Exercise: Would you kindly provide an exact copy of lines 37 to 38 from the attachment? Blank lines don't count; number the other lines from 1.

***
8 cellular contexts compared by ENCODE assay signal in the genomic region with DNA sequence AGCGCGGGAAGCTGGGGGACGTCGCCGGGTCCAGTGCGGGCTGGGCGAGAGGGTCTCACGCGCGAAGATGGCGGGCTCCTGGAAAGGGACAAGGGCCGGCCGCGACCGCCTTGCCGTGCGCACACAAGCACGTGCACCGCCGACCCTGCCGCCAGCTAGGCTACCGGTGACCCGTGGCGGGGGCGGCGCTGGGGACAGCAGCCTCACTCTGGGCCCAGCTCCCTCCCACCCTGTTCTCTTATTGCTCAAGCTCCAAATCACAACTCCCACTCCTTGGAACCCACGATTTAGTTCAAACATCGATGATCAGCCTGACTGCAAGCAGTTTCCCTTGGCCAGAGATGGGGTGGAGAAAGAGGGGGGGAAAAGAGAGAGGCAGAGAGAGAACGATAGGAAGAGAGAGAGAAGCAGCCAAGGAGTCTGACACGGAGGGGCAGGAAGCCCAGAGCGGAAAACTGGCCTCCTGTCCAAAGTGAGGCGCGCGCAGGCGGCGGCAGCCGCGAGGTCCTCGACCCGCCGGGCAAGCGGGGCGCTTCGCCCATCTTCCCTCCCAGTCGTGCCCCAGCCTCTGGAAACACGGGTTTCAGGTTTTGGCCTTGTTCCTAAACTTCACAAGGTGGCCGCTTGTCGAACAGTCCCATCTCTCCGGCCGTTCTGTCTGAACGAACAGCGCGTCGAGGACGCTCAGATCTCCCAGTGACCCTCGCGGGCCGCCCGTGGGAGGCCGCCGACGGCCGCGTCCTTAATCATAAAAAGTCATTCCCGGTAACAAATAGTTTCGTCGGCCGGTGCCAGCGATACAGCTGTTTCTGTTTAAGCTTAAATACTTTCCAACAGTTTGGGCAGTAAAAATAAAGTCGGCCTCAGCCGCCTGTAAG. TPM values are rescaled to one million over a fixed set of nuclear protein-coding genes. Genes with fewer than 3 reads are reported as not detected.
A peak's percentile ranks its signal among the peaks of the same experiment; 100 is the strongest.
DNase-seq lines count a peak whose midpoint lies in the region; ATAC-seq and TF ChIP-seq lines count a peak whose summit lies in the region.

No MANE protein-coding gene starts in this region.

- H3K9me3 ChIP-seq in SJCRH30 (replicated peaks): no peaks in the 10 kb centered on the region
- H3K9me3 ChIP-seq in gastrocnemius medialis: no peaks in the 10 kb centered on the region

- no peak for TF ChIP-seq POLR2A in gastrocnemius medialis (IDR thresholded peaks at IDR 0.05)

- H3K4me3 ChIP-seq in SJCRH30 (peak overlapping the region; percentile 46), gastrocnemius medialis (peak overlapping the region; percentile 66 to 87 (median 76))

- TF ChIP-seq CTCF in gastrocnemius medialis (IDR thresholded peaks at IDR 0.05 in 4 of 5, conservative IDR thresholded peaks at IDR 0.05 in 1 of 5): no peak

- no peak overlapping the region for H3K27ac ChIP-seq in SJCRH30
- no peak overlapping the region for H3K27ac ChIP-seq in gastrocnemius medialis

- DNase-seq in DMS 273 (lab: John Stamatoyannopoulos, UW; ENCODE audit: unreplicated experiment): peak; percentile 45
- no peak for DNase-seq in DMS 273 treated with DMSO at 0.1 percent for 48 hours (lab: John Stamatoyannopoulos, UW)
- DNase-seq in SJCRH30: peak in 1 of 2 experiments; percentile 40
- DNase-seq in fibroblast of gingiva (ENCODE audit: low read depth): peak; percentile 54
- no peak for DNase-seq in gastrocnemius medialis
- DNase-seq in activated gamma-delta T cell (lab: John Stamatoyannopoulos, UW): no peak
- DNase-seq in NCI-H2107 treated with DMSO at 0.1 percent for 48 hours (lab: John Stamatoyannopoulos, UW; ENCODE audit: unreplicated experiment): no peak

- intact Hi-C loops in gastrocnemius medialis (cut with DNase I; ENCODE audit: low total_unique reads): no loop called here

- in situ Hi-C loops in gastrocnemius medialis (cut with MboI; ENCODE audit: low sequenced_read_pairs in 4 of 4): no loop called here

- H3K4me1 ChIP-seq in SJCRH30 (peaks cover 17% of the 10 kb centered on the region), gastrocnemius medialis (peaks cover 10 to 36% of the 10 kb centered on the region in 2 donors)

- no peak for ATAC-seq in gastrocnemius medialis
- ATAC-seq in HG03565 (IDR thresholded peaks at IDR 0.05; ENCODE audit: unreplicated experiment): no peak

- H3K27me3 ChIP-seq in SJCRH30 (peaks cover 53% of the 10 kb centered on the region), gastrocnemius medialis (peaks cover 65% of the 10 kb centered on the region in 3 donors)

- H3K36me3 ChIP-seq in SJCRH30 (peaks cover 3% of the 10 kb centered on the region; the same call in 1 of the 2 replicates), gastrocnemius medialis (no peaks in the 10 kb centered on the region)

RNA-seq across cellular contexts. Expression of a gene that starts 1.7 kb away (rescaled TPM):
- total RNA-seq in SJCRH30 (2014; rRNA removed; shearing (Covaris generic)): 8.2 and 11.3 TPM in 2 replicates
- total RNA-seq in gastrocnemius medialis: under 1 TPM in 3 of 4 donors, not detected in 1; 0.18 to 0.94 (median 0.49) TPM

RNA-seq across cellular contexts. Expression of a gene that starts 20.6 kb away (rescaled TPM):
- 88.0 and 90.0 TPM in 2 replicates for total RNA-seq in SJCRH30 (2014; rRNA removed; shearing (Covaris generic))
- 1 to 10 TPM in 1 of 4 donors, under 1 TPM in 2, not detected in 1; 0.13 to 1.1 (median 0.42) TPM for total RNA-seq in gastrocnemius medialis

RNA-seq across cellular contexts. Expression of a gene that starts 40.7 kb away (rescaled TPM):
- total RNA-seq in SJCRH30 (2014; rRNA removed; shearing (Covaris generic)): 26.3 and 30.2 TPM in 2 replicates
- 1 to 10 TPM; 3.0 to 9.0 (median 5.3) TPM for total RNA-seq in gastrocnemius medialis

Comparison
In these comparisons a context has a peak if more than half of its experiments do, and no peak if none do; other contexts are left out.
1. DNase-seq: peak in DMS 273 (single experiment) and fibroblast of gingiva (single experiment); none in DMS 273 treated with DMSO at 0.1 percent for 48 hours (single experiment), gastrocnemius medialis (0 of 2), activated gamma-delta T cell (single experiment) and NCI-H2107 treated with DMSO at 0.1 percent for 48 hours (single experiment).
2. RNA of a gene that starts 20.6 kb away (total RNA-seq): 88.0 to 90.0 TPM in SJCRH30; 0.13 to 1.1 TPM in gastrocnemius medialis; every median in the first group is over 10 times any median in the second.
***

1. DNase-seq: peak in DMS 273 (single experiment) and fibroblast of gingiva (single experiment); none in DMS 273 treated with DMSO at 0.1 percent for 48 hours (single experiment), gastrocnemius medialis (0 of 2), activated gamma-delta T cell (single experiment) and NCI-H2107 treated with DMSO at 0.1 percent for 48 hours (single experiment).
2. RNA of a gene that starts 20.6 kb away (total RNA-seq): 88.0 to 90.0 TPM in SJCRH30; 0.13 to 1.1 TPM in gastrocnemius medialis; every median in the first group is over 10 times any median in the second.